Tax break for seniors
New income eligibility limits for qualified seniors over the age of 65 for the partial real property tax exemption were set by the Highland Board of Education during their meeting on Nov. 3. The new sliding scale raises limits by $3,750. Seniors who qualify with an income of $25,250 will receive a 50 percent reduction of their school taxes. The highest allowed income of $33,650 will receive a 5 percent reduction.
The new sliding scale represents a compromise on the part of the board as some members wanted to increase the scale to the maximum allowable by law, which would be $29,000 for the lowest level and $37,399.99 for the highest level, while others wanted to be more conservative and increase the levels by just $2,000 in order to see how the new scale impacted other taxpayers in the district.
Board Vice President Sue Gilmore was one member who wanted to be more conservative in increases, especially since the latest district food service report shows that 36 percent of Highland students are currently utilizing the free and reduced lunch fees. “I understand the struggle that all taxpayers are having in our district,” she said. “Highland Schools do not have generous state aid and a large business base as some other districts do. This means our tax rate per thousand of our assessed values are very high. If we had comparable state aid as others, and if we had a strong business base, I would not hesitate to share the wealth by giving seniors the additional break they deserve. However, when we make a decision to further increase the Enhanced Star-Exemption, we are effectively raising our already high taxes on our district small business, landlords, and young families. In my opinion, we are doing a disservice to all the hard work our town leaders struggle with on a day-to-day basis to attract business and young families to our community.” Gilmore went on to correct an earlier published error of the figures she supported, and said that she was in favor of increasing the bottom level from $21,500 to $23,500 and the top level from $29,900 to $31,900. She gave the only dissenting vote when a roll call vote was taken by the board clerk.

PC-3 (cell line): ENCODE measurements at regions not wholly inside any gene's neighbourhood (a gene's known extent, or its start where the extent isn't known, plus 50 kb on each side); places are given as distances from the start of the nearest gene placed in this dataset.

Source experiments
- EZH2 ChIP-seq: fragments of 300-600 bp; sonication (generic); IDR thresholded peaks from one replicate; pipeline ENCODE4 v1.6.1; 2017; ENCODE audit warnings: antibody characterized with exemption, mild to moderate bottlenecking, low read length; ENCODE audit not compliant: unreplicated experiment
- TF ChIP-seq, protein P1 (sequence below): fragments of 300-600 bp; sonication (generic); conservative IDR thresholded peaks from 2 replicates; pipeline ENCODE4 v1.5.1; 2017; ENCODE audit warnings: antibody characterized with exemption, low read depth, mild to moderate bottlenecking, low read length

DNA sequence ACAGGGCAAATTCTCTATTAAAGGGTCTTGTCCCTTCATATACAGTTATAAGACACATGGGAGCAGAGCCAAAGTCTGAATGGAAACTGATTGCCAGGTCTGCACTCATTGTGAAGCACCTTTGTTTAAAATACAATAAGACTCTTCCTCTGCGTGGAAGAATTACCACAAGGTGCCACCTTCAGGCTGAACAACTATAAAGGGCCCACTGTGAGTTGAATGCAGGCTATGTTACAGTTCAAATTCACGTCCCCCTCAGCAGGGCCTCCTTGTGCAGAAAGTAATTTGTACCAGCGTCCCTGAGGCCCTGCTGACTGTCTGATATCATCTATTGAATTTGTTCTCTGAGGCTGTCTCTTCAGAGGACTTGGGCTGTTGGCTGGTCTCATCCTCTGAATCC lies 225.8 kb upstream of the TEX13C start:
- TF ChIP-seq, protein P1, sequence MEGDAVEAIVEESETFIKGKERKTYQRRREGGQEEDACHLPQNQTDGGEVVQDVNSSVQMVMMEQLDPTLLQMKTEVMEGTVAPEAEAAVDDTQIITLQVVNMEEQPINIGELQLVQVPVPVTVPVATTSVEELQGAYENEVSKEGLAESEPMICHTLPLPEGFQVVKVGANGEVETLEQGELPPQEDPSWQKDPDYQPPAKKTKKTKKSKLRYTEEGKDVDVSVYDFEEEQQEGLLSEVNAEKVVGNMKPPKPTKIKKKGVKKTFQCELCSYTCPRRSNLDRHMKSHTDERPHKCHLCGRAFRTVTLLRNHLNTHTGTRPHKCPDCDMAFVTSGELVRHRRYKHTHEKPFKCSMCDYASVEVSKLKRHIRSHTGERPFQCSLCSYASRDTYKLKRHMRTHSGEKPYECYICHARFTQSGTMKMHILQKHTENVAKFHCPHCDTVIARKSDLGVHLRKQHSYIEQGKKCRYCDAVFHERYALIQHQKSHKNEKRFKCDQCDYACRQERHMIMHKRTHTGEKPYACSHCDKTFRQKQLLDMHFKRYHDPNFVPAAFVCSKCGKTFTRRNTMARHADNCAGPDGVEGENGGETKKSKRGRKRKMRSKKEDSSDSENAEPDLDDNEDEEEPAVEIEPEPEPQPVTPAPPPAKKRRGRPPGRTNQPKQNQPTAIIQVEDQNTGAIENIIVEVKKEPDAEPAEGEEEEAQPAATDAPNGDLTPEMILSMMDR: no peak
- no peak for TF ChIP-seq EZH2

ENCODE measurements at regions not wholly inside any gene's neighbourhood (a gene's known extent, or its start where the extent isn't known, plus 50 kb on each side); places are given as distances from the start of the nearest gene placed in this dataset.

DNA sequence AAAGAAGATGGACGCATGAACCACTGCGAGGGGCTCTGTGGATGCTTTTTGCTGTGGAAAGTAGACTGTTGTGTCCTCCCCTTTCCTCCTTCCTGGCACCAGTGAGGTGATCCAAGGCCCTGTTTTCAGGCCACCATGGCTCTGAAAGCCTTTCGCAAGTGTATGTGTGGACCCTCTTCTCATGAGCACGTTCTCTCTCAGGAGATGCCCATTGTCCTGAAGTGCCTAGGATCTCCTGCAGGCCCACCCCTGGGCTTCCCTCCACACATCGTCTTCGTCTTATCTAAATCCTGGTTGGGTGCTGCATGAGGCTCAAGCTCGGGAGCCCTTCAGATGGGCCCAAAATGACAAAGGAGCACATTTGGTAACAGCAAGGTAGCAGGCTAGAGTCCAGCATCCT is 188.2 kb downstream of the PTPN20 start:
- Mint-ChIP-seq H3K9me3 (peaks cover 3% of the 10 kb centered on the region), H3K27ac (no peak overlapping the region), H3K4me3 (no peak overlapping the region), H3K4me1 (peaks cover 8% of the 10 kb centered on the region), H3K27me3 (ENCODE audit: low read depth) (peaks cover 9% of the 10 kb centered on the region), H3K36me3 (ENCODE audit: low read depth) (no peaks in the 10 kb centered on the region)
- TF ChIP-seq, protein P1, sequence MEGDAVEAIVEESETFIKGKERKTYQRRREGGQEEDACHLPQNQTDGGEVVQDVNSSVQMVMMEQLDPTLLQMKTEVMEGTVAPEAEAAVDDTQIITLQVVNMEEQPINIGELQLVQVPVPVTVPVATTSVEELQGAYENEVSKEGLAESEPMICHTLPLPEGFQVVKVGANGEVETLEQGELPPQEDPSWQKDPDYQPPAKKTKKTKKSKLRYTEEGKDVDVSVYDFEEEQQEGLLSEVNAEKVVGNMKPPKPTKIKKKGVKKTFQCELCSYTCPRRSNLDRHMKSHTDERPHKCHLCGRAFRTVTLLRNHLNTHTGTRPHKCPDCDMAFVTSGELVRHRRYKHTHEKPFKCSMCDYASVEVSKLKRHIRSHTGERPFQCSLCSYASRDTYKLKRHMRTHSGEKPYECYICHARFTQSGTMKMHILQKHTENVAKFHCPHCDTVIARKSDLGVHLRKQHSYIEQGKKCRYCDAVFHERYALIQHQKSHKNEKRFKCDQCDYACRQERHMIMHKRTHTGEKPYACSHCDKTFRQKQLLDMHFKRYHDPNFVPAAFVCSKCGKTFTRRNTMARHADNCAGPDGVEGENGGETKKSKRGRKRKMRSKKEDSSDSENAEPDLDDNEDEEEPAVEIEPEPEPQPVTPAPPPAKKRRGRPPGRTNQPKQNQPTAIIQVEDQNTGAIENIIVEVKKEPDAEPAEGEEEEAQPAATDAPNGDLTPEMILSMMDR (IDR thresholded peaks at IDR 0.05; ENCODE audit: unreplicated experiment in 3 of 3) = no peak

In other business, the board set Nov. 13 and 20 (both Wednesdays) as special meetings for the community to hear from the board on the proposed $25 million capital project. The meetings were scheduled for 7 p.m. at the high school. The project will be voted on by the public on Dec. 10.
An article about the project posted on the school website states that the capital project is designed to “improve security and address deficient and antiquated infrastructure, including poor quality of athletic facilities.” Several pictures posted with the article show areas, including parking lots and windows, where repairs, improvements, and replacements are obviously needed. The article states that the majority of the work included in the project is eligible for state aid at an anticipated rate of 66.2 percent.
This aid reduces the cost of the project to $12 million, exclusive of interest, which is also eligible for state aid. Board president Al Barone said, “The board’s goal has been to leverage all available opportunities to make this as cost-neutral to the community as possible, while ensuring we have planned for the greatest value over the long term.” However, current estimates show that there will be an increase of approximately 40 cents a year per thousand dollars of assessed value for a homeowner with Basic STAR exemption, 17 cents for taxpayers who receive the Enhanced STAR exemption, and 60 cents for taxpayers with no exemption. This means an increased cost per year for a home assessed at $100,000 would range from $17.09 to $60. For a home assessed at $500,000, the increased cost would range from $85.45 to $300. The board is still investigating financial strategies to further minimize the local impact. Gilmore said, “It has been my understanding that the project would have a neutral impact. That was the goal, but apparently there will be some increase in taxes.”
By TERI JONES